6,000

    16,500

    Total foreign income tax paid on assessable offshore banking income

    85,000

    7,500

    21,000

    The amount of foreign income tax paid on the assessable portion of offshore banking income is the amount of foreign income tax paid, multiplied by the eligible fraction:

    $21,000 x 10 ÷ 30 = $7,000

    This is the amount of foreign income tax that counts towards Big Bank Ltd’s tax offset for the income year.

    End of example

    Foreign residents

    While the offset mainly applies to residents, where the foreign income of a foreign resident is taxed in Australia they may be able to claim an offset.

    These circumstances apply where a foreign resident pays income tax in a foreign country on an amount that is included in their assessable income (under Australian tax law) and such tax is imposed because the income is sourced in that country. By contrast, where a foreign country imposes tax on the amount included in an entity’s assessable income merely because it is a resident of that country (that is, residence-based taxation) a foreign income tax offset entitlement does not arise if the tax is imposed on income from a source outside the foreign country.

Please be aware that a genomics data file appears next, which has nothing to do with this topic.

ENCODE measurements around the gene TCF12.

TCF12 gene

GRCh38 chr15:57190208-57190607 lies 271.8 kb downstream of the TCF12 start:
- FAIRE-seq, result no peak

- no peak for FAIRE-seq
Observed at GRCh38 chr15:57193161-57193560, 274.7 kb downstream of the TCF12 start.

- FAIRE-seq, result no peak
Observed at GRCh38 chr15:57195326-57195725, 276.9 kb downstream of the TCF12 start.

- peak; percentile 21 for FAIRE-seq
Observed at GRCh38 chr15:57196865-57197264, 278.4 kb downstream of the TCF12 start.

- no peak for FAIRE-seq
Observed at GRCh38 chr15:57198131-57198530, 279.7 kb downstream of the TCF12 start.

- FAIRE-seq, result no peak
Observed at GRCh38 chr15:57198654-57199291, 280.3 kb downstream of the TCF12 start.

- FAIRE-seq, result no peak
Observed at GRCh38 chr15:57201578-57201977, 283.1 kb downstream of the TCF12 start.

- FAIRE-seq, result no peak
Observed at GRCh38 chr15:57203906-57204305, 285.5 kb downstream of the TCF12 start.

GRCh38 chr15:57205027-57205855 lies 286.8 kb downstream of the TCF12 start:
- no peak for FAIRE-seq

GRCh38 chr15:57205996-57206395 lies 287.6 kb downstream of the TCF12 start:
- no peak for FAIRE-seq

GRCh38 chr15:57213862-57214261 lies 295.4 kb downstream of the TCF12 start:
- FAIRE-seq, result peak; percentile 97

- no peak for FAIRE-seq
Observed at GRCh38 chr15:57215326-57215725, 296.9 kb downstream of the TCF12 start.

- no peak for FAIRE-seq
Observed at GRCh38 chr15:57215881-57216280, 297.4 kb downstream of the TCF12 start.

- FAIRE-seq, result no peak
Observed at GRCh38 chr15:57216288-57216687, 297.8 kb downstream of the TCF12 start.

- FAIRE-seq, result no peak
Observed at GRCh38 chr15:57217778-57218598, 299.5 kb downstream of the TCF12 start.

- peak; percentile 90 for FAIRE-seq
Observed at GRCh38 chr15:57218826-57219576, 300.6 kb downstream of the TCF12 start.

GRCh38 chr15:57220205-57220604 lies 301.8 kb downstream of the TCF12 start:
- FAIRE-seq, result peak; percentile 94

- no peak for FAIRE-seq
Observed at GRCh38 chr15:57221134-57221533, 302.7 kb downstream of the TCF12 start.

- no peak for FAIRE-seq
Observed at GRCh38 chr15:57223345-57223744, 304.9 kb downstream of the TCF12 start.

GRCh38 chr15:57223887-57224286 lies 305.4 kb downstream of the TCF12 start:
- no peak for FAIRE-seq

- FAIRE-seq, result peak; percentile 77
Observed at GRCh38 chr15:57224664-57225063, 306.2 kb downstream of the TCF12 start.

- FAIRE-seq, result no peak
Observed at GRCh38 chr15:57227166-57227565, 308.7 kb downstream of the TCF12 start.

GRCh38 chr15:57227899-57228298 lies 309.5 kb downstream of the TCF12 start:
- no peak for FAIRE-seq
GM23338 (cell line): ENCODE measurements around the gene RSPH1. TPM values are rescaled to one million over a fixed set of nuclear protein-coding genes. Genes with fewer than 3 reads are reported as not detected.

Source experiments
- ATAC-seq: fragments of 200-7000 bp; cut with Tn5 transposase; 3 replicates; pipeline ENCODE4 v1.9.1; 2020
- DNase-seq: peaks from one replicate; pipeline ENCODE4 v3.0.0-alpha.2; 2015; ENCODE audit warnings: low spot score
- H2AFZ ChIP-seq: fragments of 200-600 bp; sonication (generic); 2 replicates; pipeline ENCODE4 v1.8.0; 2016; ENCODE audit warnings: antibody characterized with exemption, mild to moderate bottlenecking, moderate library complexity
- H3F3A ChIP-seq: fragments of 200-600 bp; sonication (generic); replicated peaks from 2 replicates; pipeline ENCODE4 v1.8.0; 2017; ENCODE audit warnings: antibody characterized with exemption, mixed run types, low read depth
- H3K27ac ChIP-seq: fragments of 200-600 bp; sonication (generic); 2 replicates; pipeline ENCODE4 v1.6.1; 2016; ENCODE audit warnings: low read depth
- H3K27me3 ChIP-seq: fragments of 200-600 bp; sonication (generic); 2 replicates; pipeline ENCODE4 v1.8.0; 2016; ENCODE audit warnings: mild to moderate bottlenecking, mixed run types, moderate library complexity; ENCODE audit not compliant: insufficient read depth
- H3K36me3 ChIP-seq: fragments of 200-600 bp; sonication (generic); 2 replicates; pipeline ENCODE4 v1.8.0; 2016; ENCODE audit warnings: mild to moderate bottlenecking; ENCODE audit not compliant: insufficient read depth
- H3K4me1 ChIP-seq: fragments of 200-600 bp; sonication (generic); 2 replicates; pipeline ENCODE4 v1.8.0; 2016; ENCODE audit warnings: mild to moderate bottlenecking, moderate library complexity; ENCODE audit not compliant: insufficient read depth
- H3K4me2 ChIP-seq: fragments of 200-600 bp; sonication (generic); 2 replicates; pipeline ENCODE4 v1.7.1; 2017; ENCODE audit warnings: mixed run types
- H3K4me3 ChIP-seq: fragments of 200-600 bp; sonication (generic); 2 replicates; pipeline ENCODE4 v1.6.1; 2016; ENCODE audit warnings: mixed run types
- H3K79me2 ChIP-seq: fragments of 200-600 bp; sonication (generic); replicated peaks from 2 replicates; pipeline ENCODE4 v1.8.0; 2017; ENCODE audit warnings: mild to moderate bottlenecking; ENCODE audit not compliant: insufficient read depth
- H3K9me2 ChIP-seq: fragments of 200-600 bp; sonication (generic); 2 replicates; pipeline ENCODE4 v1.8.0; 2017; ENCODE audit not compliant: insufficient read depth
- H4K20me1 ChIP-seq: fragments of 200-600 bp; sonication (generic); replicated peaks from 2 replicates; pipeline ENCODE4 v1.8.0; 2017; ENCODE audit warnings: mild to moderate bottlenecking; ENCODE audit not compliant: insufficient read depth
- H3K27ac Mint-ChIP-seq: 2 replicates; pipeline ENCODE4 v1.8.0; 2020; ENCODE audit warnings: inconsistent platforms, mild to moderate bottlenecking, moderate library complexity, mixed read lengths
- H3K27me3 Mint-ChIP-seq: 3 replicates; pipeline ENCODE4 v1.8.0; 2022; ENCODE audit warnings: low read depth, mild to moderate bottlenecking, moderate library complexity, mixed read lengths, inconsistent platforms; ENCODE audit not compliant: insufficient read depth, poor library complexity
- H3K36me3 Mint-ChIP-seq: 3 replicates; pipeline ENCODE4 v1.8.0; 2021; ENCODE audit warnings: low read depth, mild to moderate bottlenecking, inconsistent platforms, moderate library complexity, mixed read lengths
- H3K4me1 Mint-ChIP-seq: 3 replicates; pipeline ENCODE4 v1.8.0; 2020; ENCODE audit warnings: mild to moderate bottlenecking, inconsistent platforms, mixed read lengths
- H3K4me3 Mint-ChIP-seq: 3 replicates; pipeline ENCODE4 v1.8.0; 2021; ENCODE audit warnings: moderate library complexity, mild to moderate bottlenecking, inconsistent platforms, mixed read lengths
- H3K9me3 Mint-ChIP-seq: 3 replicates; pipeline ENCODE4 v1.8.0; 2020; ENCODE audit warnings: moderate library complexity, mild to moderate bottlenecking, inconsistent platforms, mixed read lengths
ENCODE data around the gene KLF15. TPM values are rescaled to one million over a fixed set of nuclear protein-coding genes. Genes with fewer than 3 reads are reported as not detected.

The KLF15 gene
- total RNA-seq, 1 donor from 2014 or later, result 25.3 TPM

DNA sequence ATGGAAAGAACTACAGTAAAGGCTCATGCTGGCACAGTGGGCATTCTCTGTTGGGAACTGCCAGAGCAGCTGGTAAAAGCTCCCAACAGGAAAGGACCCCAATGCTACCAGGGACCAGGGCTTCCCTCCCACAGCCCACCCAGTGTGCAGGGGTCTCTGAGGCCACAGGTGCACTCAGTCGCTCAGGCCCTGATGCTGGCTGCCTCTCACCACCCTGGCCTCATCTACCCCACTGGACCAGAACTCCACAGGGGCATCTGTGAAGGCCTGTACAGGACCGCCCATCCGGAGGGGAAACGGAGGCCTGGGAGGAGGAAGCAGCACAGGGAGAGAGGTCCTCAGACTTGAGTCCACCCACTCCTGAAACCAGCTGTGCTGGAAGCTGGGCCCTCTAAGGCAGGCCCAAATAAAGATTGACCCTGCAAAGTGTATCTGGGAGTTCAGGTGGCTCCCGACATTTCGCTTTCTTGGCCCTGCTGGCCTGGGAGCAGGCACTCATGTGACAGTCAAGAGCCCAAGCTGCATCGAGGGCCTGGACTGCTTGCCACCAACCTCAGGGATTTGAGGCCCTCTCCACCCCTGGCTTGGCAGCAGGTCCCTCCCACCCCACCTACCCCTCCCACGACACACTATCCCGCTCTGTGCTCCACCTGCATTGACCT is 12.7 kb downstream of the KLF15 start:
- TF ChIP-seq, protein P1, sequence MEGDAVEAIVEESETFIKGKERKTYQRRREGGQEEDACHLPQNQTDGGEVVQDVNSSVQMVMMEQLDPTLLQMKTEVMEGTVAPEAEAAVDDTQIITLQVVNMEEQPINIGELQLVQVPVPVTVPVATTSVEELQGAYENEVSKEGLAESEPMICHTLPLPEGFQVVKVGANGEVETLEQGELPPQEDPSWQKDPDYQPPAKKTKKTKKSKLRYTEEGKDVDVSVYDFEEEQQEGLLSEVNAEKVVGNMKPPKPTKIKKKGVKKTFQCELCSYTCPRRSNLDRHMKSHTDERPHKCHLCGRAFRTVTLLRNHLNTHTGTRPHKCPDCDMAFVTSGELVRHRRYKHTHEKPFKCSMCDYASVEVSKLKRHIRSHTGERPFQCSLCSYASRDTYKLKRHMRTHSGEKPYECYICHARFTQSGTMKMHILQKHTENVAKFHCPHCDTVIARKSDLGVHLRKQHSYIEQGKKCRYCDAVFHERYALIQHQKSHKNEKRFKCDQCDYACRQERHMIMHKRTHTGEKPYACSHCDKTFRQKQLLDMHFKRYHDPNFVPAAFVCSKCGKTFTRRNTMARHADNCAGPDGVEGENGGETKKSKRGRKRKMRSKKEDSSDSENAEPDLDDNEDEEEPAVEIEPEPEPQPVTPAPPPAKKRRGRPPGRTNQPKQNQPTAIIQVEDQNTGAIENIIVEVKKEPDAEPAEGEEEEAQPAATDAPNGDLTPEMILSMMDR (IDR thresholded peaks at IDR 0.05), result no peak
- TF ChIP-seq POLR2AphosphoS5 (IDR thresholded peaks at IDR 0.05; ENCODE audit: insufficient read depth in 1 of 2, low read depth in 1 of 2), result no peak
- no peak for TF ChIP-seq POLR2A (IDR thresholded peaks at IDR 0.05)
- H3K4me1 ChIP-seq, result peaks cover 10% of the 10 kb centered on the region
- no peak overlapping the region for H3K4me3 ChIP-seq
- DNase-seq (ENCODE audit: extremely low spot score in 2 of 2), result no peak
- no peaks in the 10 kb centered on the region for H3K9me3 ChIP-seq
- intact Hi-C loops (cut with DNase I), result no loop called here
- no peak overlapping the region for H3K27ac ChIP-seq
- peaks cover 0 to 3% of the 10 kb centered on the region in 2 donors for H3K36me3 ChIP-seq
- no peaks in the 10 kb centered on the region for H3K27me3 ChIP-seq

Example

    XYZ PLC is a United Kingdom resident that carries on a business through a permanent establishment (PE) in Australia. In carrying on such activities, it derives US source income, which is subject to tax in that country. The US source income is derived in connection with the PE activity in Australia, and a combination of Articles 7 and 21 of the Australia–UK tax treaty permits Australia to tax the income and treat it as being derived from sources within Australia, and therefore subject to Australian tax. Given that the US source income is taxed in that country on a source basis, the US tax paid counts towards a tax offset in Australia.

    If XYZ pays UK tax on the US source income that is attributable to the Australian PE activity, the tax would be imposed on a residence basis on the non-UK sourced income and would not count towards the taxpayer’s tax offset.

    End of example

    Australian source income

    While Australian residents are normally subject to foreign income tax only on their foreign source income, the foreign income tax offset applies to all income on which foreign income tax has been correctly applied. This situation will arise in very limited circumstances.

    For example, foreign income tax imposed by East Timor in accordance with Annexure G (the taxation code) of the Timor Sea treaty (see the Petroleum (Timor Sea Treaty) Act 2003) on assessable income derived by an Australian-resident taxpayer from certain activities carried out in the Joint Petroleum Development Area of the Timor Sea will count towards the taxpayer’s tax offset.

    Last modified: 15 Dec 2015QC 44191